“A more plausible explanation for recent developments within Hungary is that liberal democracy, having expanded only recently outside its historic core of wealthy states in North America and Western Europe, is now contending with unfamiliar and often inhospitable political terrain.”
The explanation could be a mixture of all of these arguments. It is not to be forgotten, however, that it is not only Eastern Europe which is currently experiencing these backlashes to liberal ideas.
In several countries in the West, such as the United States, Germany, France, Italy, and the Netherlands, movements have made major gains that want a rollback of liberal democratic institutions.
These countries have shown more resilience to these attacks due to liberal democracy having a longer and stronger tradition there than in the East, as well as liberal democracy having been ingrained in the shared mental models of Westerners more clearly, at least since the post-war era (in the United States and the United Kingdom even for many centuries).
Nonetheless, this again begs the question of why so many of our fellow beings are turning away from liberal ideas. Many observers, such as Timothy Carney in his Alienated America (2019), see the main culprit in a loss of belonging, loss of identity and security, weakened civil institutions, and a disintegration of society.
Indeed, “the decline of strong communities with dense social ties” has been ongoing for many decades (VerBruggen 2019). And Carney (2019, 253) finds that especially in Trump Country, predominantly rural areas and working-class people, one will see the erosion of communities and social institutions the strongest:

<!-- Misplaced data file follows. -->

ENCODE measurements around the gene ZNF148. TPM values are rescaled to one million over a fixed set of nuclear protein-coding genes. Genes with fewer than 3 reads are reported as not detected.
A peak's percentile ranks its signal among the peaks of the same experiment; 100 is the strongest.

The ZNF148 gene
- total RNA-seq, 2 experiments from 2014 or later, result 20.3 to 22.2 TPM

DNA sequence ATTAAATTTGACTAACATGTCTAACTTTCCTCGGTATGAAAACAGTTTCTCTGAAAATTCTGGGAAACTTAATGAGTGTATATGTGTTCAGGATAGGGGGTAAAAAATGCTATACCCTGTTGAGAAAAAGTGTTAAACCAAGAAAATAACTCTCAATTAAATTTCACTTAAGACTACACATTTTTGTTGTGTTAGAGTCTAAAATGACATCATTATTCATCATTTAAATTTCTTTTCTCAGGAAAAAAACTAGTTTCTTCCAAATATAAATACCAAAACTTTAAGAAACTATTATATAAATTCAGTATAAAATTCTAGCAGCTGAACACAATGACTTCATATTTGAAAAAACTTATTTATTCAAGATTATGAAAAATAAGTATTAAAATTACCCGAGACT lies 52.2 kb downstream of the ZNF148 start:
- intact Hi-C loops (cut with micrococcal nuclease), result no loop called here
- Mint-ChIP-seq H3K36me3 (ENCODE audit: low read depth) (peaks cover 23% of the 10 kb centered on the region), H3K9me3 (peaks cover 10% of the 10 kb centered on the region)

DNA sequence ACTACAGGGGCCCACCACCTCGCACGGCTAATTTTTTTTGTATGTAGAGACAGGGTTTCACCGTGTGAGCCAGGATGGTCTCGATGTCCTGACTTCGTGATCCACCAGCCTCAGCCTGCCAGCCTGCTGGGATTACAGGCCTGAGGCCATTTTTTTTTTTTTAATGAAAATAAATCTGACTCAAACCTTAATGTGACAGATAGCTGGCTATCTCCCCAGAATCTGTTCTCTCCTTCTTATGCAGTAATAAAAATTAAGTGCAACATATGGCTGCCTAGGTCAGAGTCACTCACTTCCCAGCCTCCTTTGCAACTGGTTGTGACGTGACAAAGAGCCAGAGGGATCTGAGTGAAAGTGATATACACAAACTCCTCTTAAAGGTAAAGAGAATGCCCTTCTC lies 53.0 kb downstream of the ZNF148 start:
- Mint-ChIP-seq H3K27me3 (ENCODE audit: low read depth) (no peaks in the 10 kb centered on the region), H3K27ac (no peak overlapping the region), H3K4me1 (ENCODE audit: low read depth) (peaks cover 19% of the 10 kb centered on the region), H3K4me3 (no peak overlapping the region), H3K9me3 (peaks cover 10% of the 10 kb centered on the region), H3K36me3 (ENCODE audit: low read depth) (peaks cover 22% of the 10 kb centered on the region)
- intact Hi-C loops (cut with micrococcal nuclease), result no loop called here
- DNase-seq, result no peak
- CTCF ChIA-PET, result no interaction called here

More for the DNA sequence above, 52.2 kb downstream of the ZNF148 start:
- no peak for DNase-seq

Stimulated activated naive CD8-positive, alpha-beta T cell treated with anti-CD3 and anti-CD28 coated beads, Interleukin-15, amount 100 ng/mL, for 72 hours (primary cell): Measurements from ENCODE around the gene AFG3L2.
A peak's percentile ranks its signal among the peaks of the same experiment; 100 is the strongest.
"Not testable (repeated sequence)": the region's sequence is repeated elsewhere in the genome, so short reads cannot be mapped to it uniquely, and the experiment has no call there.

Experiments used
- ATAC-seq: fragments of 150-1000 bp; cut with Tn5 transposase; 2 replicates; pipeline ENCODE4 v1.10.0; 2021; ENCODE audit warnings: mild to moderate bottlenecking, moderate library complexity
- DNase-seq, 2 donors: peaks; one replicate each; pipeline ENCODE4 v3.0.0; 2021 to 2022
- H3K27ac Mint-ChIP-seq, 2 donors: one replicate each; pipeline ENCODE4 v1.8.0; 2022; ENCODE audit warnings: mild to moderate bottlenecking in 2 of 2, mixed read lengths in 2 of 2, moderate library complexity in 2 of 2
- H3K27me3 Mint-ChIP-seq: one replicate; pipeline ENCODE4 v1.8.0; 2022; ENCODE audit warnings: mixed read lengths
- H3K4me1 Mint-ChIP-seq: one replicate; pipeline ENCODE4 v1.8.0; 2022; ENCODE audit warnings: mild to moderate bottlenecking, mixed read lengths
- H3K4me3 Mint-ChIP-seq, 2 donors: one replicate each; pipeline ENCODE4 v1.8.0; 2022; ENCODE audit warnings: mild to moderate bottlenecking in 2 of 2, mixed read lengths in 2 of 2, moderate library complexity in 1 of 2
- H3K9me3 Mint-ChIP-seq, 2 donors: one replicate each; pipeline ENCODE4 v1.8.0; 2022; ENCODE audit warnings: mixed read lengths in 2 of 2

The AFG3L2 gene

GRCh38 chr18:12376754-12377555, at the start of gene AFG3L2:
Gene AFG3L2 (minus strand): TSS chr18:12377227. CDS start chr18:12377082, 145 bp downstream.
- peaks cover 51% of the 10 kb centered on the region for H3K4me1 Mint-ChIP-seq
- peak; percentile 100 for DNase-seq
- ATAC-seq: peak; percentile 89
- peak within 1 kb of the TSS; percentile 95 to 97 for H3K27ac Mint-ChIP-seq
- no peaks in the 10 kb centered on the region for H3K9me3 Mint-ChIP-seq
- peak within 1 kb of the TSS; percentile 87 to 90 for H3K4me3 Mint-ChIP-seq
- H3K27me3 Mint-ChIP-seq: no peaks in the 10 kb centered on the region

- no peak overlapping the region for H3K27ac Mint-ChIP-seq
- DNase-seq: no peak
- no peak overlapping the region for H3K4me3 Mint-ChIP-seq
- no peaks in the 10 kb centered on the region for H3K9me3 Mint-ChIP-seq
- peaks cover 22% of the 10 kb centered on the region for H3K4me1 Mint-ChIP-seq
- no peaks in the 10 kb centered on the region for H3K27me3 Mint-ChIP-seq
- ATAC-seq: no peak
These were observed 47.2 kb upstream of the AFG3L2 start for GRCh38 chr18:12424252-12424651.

“if you want to know what happens to individuals left without a community in which to live most fully as human, where men and women are abandoned, left without small communities in which to flourish, we should visit Trump Country.”
Most of the crises of today are particularly prevalent in non-urban areas, a phenomenon which Wilkinson (2019, 4) has called the Density Divide:
“Urbanization, I argue, has sorted and segregated national populations and concentrated economic production in megacities, driving us further apart—culturally, economically, and politically—along the lines of ethnicity, education, and population density.”
This urban-rural divide can be observed around the West, where traditionally liberal parties still win in big cities, whereas illiberal competitors dominate in other places in the country (Olmstead 2018).
Other explanations abound, though we can only focus on a handful more. David Goodhart (2017) goes deeper into the urban-rural divide, arguing that it is not divided into geographical terms only, but also between general attitudes of people, between ‘anywhere’ that follow the creed of Global Citizenry, calling earth home rather than a particular place, and ‘somewhere,’ for whom roots, home, and family are still crucial.
In a different direction go those that see in our world a spiritual crisis, as Aleksandr Solzhenitsyn (1978) predicted in his Harvard Commencement Speech four decades ago:
“Everything beyond physical well-being and the accumulation of material goods, all other human requirements, and characteristics of a subtler and higher nature, were left outside the area of attention of state and social systems, as if human life did not have any higher meaning.”
Carney (2019) supports this finding by arguing that in the United States, people living in places with higher Church attendance are much more likely to be happy with the current world (and much less likely to support Trump) than others, regardless of whether they live in an urban or rural area.
Meanwhile, classical liberals will point out that in recent decades, we have seen certain excesses of liberal policies and institutions occur that turned out to be illiberal. The European Union, for instance, under the guise of liberal pretenses, has adopted an increasing number of competencies from national governments.
However, with the European Union governing 500 million people, with them having little say over the decision-making in EU institutions, the EU may have also robbed Europeans of agency and their nature, if we rely on Aristotle (4th century BC, 1253a-1), as political animals.